Dec 092017
 
Info-Zip's free unzip - bound for use under both DOS and OS/2 1.x/2.0.
File UZ42_16E.ZIP from The Programmer’s Corner in
Category Utilities for DOS and Windows Machines
Info-Zip’s free unzip – bound for use under both DOS and OS/2 1.x/2.0.
File Name File Size Zip Size Zip Type
COPYING 6168 2355 deflated
OS2.MSG 1736 935 deflated
SHIP.DOC 5152 2133 deflated
SHIP.EXE 36249 22282 deflated
UNZIP.EXE 45765 28549 deflated
UNZIP.MAN 3627 1537 deflated
ZIPINFO.EXE 35273 21227 deflated
ZIPINFO.MAN 7007 2933 deflated

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Contents of the SHIP.DOC file


Ship is a program for sending binary files through email. It is designed
to supplant uuencode and uudecode. Ship encodes approximately 6.32 bits
per character mailed, compared to uuencode's 5.81 bits per character.

Ship also has these features: a 32-bit CRC check on each file; automatic
splitting of the ship output into multiple, smaller files for speedier
mailing; automatic mailing of ship's output, with subject lines for
multiple parts; and a check on the sequence of parts when unshipping.

Usage:

ship [-nnn] [-m address] [-s subject] file ...

where nnn is the maximum number of K bytes for each output file, address
is the address to send mail to, subject is a Subject" line prefix, and
file ... is a list of files to ship. If no options are given, ship
outputs to stdout. The simplest use is:

ship foo > x

where foo is converted into the mailable file, x.

When -nnn is specified, but -m is not, ship writes to the files
part0001, part0002, etc., where each file has nnn or less K bytes. For
example:

ship -25 bigfoo

will write however many 25K byte or less ship files is needed to contain
bigfoo. If, say, six files are needed, then the files part0001 to part0006
will be written.

When using -m, nothing is written, either to files or to stdout; rather,
the output is mailed to the specified address. If -nnn is also specified,
then the parts are mailed separately with the subject lines part0001, etc.
If -nnn is not specified, then only one part (the whole thing) is mailed
with the subject line "part0001". For example:

ship -25 -m fred bigfoo

will mail the six parts of bigfoo to fred.

Any number of files can be shipped at once. They become part of one long
ship stream, so if, for example -25 is specified, all but the last part
will have about 25K bytes. For example:

ship -25 -m fred fee fi fo fum

will send the files fee, fi, fo, and fum to fred.

Fred will get several mail messages with the subject lines part0001, etc.
He can then save those messages as the files, say, p1, p2, p3, ...
Then he can use the command:

ship -u p?

to recreate bigfoo, or fee fi fo and fum, depending on what he was sent.
If Fred saved the wrong numbers, ship will detect this and report a
sequence error.

Note: there is enough information in the shipped parts to determine the
correct sequence. A future version of ship will prescan the files to
determine the sequence, and then process them in the correct order.

If a file being received already exists, ship -u will report an error
and exit. The -o option avoids this and allows ship to overwrite existing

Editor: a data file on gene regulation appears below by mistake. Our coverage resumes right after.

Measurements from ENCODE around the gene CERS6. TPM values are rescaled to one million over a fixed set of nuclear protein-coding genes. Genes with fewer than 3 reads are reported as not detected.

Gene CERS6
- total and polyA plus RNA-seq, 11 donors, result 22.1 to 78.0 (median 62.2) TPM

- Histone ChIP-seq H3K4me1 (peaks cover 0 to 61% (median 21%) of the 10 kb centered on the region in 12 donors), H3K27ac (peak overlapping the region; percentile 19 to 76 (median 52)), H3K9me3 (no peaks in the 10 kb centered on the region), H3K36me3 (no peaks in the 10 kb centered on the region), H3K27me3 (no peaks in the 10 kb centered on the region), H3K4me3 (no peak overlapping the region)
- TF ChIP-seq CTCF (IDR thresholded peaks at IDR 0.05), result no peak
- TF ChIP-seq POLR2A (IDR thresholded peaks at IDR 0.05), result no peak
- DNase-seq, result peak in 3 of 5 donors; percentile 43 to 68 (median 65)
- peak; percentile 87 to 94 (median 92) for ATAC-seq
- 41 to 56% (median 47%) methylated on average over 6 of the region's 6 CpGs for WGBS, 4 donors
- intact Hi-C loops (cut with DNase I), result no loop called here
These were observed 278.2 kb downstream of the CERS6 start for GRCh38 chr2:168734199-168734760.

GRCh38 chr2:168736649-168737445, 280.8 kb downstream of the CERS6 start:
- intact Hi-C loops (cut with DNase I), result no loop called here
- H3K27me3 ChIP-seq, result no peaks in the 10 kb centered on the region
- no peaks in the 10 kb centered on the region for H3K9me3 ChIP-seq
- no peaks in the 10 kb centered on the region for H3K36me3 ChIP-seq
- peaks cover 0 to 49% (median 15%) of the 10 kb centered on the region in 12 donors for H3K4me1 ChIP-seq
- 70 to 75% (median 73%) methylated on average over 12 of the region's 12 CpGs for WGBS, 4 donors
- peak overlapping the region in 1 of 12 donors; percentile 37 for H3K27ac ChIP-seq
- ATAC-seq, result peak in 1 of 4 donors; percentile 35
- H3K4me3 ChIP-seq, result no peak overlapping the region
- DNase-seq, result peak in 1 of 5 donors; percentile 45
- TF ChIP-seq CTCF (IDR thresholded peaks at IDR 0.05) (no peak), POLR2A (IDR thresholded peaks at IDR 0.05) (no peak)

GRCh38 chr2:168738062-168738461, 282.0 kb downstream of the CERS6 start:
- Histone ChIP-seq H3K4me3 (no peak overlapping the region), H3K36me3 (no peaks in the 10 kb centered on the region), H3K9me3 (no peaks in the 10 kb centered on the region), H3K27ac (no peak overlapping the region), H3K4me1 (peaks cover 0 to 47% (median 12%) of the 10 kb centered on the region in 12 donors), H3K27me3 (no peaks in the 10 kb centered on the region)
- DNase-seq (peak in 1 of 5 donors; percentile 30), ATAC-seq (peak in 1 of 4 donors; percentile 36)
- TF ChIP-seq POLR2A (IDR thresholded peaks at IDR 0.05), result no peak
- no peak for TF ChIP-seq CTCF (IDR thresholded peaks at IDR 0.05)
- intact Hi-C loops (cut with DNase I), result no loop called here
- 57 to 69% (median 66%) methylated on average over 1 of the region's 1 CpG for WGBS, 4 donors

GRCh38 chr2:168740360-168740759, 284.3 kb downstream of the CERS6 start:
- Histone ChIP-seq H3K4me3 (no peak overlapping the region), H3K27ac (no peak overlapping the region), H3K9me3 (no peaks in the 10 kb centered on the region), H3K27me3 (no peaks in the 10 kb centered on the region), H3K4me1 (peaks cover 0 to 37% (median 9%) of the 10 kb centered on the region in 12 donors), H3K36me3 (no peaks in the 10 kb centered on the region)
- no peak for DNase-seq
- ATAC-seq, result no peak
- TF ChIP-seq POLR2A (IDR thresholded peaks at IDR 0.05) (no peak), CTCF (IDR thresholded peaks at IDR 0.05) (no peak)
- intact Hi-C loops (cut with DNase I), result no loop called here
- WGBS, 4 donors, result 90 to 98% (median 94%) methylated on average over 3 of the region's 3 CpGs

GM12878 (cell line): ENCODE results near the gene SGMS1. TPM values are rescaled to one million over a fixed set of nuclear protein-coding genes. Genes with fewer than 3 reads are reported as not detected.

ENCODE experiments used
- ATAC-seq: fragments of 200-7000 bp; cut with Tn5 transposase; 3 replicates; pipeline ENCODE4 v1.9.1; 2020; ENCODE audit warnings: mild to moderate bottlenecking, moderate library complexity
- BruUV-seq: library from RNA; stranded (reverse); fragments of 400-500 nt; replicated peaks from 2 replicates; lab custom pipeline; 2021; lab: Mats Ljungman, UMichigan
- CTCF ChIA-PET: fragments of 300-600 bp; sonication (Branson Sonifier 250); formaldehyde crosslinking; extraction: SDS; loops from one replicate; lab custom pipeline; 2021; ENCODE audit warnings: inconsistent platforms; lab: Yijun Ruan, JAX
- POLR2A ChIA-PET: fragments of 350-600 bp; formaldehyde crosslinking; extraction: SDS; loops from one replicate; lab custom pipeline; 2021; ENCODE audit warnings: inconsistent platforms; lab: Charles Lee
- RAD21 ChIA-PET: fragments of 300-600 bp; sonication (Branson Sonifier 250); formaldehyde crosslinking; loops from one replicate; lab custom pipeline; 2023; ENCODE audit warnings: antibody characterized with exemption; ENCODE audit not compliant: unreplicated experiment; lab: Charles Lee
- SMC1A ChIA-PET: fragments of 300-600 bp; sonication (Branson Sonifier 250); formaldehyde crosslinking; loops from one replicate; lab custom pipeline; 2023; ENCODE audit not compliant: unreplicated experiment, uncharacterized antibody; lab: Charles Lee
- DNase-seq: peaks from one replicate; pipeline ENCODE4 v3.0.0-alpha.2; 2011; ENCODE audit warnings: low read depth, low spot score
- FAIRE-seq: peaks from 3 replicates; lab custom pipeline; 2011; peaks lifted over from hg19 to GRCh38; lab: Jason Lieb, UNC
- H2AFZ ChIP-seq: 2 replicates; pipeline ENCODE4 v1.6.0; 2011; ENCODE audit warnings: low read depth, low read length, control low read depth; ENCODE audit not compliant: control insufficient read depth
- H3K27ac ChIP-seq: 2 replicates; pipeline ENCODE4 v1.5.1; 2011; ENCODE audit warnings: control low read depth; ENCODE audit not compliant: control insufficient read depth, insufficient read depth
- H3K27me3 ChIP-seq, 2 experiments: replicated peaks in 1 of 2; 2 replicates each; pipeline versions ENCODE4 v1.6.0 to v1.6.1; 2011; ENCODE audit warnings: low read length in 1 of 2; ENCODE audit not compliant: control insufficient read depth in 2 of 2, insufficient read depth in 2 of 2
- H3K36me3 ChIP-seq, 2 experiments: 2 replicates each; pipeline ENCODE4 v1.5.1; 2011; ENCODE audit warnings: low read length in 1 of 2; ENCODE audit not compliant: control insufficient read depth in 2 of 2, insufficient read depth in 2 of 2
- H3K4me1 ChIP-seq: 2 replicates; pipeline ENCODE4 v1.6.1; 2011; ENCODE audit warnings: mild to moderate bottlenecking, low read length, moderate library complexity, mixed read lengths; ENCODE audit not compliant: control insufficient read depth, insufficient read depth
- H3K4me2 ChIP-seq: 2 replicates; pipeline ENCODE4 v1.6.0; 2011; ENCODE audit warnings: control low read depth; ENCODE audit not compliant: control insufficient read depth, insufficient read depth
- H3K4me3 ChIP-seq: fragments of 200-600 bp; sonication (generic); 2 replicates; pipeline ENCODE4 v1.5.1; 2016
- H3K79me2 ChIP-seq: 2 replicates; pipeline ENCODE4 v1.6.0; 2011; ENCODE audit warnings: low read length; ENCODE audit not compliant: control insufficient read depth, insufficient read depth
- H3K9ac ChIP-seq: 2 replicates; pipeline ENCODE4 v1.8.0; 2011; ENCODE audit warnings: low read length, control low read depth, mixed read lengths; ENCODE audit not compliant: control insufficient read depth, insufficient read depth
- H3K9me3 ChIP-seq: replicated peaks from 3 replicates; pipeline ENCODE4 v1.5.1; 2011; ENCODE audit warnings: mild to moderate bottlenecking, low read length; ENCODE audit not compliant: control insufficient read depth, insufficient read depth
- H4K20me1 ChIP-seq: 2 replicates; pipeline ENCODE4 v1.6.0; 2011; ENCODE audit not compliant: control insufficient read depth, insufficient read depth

files. The -o option must follow the -u option:

ship -u -o p?

In addition to the -u option, ship will unship if it sees that its name is
unship. On Unix systems, this can be done simply by linking the executable
to unship:

ln ship unship

Ship can also be used as a filter. The special file name "-" means stdin.
For example:

tar covf - foodir | compress | ship -25 -m fred -

will tar the directory foodir, compress it, and ship it to fred in 25K byte
pieces. Then, after Fred saves the files as p01, etc. at the other, end,
he can:

ship -u p? | zcat | tar xovf -

which will recreate the directory foobar and its contents. ship -u knows
to write to stdout, since the original ship put the special file name "-"
in the first part.

Ship uses a base 85 coding that needs 32-bit multiplication and division.
This can be slow on 16-bit machines, so ship provides a fast encoding
method by specifying the -f option. This method is somewhat faster even
on 32-bit machines, and has approximately a 1% penalty in the size of the
encoded result (-f gives 6.26 bits per character, on the average). The -f
option need only be used when shipping--unshipping (ship -u) automatically
detects the encoding used. For example:

ship -f -25 -m fred foo

will send foo to fred in 25K byte pieces using the fast encoding method.
You don't need to tell Fred, since ship -u will figure that out for him.

The fast encoding method is probabilistic, so it's possible for the size
penalty to be worse than 1%, and it's also possible for the fast encoding
to produce a smaller result than base 85 encoding would, all depending on
the data.

The -q option can be used with either ship or unship (ship -u) for quiet
operation--informational messages are inhibited.

You can find out the version of ship and get the command usage by using
"ship -h" or "ship -?". The version number and date and help will be
printed, and ship will exit (the rest of the command line is ignored).

Acknowledgements:

The hard-arithmetic coding algorithm was blatantly stolen from Peter
Gutmann's pgencode/pgdecode programs posted on comp.compression, with
modifications to use 86 instead of 94 characters, and to make zeros encode
better than, rather than worse than other bytes. (As Stravinsky once said:
"Mediocre composers plagiarize. Great composers steal.")


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